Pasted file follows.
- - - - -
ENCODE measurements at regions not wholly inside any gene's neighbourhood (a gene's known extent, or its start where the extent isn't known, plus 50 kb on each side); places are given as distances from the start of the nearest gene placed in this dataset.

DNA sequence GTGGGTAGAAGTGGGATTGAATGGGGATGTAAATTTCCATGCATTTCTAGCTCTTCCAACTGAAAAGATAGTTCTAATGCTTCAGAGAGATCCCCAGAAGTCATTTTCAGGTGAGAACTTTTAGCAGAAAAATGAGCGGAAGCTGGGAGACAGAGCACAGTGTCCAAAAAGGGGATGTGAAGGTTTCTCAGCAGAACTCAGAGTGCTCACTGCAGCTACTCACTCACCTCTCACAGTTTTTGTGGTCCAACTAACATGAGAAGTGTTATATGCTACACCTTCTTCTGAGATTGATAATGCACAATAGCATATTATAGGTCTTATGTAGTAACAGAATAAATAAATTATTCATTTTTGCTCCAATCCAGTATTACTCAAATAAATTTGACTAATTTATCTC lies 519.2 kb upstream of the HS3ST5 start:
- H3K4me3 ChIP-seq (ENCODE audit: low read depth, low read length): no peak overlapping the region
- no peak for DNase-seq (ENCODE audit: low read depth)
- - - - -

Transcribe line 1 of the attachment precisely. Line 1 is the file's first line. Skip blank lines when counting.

ENCODE measurements at regions not wholly inside any gene's neighbourhood (a gene's known extent, or its start where the extent isn't known, plus 50 kb on each side); places are given as distances from the start of the nearest gene placed in this dataset.